CARACAS, Venezuela – During his re-election campaign, President Hugo Chavez promised to deepen the 21st century socialism that has meant an ever-greater state role in the economy. That message won him a surprising 11-percentage point win in what many had thought would be a tight race.
Still, he’s set to start a fourth presidential term under challenging economic circumstances. The government’s free-spending ways, bankrolling the generous social programs that aided his re-election, may be seriously crimped.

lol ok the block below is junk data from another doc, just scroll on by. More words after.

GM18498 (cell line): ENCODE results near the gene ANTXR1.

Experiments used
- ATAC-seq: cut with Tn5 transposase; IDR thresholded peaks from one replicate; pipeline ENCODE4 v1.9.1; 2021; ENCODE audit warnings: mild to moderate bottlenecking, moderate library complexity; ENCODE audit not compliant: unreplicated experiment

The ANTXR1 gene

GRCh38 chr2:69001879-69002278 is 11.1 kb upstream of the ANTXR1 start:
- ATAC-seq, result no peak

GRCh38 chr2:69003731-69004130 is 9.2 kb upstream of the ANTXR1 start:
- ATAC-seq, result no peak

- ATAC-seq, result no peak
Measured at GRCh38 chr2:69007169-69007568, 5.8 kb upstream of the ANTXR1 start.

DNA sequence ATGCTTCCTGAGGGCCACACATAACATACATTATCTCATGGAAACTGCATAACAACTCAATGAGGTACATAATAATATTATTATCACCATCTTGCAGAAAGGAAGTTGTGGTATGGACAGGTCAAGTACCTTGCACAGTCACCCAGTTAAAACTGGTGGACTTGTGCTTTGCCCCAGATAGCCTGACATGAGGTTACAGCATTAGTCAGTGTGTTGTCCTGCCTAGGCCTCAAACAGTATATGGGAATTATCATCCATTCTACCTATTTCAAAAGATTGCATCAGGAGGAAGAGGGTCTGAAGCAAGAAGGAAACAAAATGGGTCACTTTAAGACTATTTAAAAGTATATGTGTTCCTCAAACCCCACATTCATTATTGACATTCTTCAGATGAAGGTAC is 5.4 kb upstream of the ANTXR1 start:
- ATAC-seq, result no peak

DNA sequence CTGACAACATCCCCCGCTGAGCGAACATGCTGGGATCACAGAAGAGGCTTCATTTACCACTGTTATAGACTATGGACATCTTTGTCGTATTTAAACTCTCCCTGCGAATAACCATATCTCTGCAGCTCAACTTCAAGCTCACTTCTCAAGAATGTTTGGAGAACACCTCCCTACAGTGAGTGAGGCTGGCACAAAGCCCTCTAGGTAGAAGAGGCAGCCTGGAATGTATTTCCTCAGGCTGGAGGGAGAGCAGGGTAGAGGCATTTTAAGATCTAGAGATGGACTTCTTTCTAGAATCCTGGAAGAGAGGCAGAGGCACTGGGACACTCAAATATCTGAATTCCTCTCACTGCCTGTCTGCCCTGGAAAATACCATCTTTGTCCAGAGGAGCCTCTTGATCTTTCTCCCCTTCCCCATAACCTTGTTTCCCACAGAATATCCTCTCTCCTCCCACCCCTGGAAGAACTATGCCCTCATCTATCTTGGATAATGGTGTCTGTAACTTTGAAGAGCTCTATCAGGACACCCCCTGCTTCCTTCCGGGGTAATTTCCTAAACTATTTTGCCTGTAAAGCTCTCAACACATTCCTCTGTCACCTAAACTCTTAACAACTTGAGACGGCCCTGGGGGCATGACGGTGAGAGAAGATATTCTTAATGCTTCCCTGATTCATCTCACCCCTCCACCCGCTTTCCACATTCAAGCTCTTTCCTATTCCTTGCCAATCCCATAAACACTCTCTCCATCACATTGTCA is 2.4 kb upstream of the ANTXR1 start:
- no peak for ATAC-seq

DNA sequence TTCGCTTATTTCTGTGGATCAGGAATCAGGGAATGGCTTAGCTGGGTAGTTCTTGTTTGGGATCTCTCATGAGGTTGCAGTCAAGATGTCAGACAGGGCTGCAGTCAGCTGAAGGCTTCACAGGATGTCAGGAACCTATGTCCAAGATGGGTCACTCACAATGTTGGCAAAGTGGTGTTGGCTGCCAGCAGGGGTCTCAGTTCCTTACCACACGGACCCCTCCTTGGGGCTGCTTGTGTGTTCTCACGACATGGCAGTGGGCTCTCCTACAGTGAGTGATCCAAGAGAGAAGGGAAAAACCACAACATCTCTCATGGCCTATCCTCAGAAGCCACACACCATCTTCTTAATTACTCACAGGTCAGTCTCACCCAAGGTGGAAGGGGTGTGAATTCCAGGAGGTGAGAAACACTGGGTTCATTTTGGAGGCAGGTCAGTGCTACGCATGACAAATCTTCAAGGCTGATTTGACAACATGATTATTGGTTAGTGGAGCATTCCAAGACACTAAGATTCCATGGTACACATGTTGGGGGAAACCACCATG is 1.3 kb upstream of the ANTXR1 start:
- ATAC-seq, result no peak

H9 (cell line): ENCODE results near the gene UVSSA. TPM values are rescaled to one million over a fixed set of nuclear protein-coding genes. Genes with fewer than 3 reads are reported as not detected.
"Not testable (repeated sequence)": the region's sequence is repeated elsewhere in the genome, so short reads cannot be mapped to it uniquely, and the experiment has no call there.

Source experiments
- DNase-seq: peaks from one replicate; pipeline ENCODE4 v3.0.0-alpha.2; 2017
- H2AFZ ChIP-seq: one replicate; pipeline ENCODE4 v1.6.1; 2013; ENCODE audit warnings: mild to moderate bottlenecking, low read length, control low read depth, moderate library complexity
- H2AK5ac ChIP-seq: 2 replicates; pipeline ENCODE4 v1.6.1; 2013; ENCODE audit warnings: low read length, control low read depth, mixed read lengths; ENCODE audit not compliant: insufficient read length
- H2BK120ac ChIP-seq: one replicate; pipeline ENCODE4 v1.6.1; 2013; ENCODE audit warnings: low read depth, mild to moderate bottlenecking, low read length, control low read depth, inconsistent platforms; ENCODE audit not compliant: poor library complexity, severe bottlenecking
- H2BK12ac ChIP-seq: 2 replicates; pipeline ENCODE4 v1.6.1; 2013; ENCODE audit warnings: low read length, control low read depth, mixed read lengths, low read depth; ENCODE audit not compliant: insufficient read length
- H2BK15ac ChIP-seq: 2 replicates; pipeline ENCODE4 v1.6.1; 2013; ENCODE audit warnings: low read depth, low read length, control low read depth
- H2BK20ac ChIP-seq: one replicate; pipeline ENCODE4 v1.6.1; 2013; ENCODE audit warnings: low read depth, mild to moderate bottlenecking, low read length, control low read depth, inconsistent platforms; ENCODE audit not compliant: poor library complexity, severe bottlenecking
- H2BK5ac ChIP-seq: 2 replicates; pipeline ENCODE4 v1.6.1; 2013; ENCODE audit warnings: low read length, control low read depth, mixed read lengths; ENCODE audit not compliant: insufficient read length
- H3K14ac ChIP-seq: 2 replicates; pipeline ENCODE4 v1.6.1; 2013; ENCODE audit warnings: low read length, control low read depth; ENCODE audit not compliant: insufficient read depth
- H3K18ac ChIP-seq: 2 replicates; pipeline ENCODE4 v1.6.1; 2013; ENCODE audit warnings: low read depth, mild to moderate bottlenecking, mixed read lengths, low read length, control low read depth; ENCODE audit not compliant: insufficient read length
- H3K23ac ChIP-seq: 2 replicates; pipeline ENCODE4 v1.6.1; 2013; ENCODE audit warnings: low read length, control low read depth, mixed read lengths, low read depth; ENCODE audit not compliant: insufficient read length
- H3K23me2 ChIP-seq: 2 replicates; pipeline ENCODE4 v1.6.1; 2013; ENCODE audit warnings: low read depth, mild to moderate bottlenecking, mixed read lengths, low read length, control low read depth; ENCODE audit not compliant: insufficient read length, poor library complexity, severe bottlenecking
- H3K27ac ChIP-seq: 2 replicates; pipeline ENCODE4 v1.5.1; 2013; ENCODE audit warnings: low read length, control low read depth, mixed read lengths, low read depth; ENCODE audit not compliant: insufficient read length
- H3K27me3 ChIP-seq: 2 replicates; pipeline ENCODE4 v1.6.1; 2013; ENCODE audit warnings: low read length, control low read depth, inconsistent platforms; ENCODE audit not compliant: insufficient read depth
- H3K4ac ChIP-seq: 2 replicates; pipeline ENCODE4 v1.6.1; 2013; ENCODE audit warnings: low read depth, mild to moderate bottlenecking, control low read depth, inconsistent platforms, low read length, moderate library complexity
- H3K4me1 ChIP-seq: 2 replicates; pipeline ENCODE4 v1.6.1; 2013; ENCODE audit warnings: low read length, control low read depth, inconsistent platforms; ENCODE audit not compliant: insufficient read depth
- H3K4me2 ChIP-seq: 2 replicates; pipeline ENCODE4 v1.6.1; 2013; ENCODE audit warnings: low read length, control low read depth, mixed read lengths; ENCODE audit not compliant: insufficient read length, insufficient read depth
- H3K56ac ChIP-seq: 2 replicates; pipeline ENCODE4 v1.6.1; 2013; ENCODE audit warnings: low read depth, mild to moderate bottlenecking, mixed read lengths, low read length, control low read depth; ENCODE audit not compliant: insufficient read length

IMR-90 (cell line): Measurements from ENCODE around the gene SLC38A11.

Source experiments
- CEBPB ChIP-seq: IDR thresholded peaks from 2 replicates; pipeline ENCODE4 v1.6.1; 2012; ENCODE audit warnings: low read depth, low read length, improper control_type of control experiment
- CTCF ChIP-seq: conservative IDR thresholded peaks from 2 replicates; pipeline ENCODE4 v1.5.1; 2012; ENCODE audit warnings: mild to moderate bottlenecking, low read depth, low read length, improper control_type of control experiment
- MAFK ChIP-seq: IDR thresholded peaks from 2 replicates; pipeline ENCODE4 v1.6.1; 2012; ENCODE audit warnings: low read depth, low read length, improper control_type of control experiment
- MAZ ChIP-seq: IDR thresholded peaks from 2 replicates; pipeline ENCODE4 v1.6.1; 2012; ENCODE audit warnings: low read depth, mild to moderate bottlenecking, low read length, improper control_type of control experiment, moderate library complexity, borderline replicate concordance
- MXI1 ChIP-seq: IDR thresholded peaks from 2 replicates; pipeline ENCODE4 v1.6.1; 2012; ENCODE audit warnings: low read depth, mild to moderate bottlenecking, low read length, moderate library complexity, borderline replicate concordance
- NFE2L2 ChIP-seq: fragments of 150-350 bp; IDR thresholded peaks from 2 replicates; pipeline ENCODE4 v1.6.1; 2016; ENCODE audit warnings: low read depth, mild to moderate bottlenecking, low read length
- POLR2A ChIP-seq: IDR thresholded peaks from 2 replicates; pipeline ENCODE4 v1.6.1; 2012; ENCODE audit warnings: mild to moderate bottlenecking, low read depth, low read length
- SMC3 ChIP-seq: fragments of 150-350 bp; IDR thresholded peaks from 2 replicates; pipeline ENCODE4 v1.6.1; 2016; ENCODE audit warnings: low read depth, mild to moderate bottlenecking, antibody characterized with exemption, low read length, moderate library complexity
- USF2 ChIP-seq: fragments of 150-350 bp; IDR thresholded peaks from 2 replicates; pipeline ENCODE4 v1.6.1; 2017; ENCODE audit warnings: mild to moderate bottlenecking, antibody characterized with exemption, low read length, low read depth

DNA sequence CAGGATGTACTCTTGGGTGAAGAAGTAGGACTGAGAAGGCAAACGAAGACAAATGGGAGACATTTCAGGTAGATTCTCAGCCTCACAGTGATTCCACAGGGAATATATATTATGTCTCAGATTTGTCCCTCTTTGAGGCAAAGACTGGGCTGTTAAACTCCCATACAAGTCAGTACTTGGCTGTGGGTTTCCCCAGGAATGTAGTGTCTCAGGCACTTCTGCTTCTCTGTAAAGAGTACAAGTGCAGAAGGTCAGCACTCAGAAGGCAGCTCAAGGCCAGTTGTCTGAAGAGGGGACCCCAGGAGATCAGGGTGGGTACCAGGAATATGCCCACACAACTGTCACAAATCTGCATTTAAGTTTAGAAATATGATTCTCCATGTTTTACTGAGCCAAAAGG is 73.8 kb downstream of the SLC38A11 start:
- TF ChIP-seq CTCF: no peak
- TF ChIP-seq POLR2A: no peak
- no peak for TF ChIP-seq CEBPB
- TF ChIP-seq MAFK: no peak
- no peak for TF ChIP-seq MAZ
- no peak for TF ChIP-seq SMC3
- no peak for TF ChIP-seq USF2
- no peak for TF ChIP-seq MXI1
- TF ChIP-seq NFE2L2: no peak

Chavez faces immediate economic time bombs beginning with a rapidly expanding public debt, one of Latin America’s highest inflation rates and a weakening currency.
Many economists believe Chavez will have no choice but to devalue the currency, the bolivar, by about half early next year at the latest. That will make the money in people’s pockets suddenly worth a lot less and likely drive inflation while putting imported consumer goods out of reach for poorer Venezuelans.
He’s going to have to deal with some very basic, mundane capitalist things, like reducing inflation, which stands at 18 percent, said Eduardo Gamarra, a Latin American studies professor at Florida International University in Miami.
Price controls and government subsidies for basic foodstuffs have eased inflationary pressures, but a major devaluation would drive prices higher and could worsen scarcities, economists say.